Why is verb used here for praying, “La’suach,” similar to the Hebrew word for “vegetation” (see, for example, Bereishit 21:15–“Sichim”)? R’ Avraham Yitzchak Hakohen Kook z”l (1865-1935; Ashkenazic Chief Rabbi of Eretz Yisrael) explains: Prayer, which our Sages call, “service by the heart,” causes man’s soul to flower with new powers. This is particularly true of Minchah, which is recited at the end of the day, when a person is about to shed the day’s burdens from himself; precisely, then, the soul can soar. As a result, the holy feelings which are naturally found within the soul can be elevated and bear fruit.
R’ Kook continues: Yitzchak and the Minchah prayer are associated with Midat Ha’Din / the Divine Attribute of Strict Justice. In light of the above, we can understand as follows: Minchah is supposed to bring out the natural tendency toward holiness that is inborn in a person. A person who fails to realize the potential that is already within him is particularly deserving of being judged strictly. (Ain Ayah Vol. I p.109)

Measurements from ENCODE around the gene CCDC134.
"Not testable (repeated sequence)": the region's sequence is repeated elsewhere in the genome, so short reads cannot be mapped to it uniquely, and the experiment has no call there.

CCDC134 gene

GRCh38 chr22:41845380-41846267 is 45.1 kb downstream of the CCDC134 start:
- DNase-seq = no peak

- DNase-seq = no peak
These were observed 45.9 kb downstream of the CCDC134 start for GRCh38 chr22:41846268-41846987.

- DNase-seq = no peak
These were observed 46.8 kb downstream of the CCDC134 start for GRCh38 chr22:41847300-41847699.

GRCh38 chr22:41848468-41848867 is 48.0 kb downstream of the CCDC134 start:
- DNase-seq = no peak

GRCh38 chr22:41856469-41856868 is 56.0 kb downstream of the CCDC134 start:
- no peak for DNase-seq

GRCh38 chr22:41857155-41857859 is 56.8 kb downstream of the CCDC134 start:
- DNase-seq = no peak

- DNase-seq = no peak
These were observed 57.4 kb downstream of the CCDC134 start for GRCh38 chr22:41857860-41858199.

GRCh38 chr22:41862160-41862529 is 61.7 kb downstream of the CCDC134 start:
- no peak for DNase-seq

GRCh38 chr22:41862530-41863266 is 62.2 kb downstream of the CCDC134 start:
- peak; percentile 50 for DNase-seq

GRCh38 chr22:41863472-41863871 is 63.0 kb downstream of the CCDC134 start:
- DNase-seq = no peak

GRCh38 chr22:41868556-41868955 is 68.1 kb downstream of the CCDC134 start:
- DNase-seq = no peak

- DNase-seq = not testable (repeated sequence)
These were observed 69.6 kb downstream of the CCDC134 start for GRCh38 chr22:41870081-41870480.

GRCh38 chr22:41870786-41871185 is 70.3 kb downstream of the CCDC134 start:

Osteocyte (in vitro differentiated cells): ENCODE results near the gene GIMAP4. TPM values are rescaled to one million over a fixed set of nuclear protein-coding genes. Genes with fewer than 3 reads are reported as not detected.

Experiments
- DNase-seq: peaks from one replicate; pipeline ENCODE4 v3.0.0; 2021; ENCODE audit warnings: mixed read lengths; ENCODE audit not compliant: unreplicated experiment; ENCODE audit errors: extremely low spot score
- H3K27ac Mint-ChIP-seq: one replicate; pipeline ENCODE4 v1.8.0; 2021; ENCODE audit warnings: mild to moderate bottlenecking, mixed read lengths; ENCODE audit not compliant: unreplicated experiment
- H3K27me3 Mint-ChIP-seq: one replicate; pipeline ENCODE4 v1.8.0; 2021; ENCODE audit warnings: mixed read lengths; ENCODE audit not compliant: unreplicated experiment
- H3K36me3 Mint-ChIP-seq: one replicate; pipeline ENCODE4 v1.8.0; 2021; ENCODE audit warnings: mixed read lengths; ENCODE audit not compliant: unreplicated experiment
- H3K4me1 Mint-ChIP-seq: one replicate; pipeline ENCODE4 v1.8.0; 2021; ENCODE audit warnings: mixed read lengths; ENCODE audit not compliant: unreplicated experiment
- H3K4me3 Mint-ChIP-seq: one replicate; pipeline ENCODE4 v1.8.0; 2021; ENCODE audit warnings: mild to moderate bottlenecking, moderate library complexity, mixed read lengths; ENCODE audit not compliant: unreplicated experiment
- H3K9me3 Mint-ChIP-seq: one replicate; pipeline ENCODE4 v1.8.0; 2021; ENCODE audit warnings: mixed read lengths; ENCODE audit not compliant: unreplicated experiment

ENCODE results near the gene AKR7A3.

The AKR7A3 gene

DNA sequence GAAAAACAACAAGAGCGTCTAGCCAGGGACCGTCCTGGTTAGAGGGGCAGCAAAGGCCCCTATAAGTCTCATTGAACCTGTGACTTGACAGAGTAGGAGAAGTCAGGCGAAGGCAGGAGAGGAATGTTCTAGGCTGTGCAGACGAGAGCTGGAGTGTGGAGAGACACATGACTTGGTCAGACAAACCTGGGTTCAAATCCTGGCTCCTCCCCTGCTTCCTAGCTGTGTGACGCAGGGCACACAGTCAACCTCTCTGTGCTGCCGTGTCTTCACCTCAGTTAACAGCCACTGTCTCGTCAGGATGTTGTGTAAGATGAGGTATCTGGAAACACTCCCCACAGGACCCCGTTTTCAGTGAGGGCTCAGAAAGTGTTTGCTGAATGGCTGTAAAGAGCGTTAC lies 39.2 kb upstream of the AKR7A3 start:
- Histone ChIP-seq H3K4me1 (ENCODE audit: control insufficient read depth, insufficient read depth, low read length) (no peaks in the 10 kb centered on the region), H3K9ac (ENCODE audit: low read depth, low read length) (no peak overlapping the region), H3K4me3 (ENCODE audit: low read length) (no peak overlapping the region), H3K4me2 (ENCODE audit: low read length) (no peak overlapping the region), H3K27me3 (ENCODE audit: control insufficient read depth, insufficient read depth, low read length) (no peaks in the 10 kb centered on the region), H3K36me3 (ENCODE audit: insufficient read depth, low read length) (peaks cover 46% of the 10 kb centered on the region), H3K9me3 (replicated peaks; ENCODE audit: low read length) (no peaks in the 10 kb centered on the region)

“Then Lavan and Betu’el answered and said, ‘The matter stemmed from Hashem! We can say to you neither bad nor good’.” (24:50)
Rashi z”l explains their words as follows: “We cannot refuse this proposition [that Rivka marry Yitzchak], neither arbitrarily, nor with logical arguments. It is evident that the matter comes from Hashem, since, according to your words, He brought her and you together.”
The Gemara (Mo’ed Kattan 18b) derives from here that Hashem matches a wife with a husband. Asks R’ Shlomo Wolbe z”l (1914-2005): Doesn’t everything come from Hashem? He answers: The Gemara means that, in the case of Shidduchim / matches, Hashem’s direct involvement is more obvious than in other areas of life, so much so that the match obviously is G-d’s Will. (Shiurei Chumash)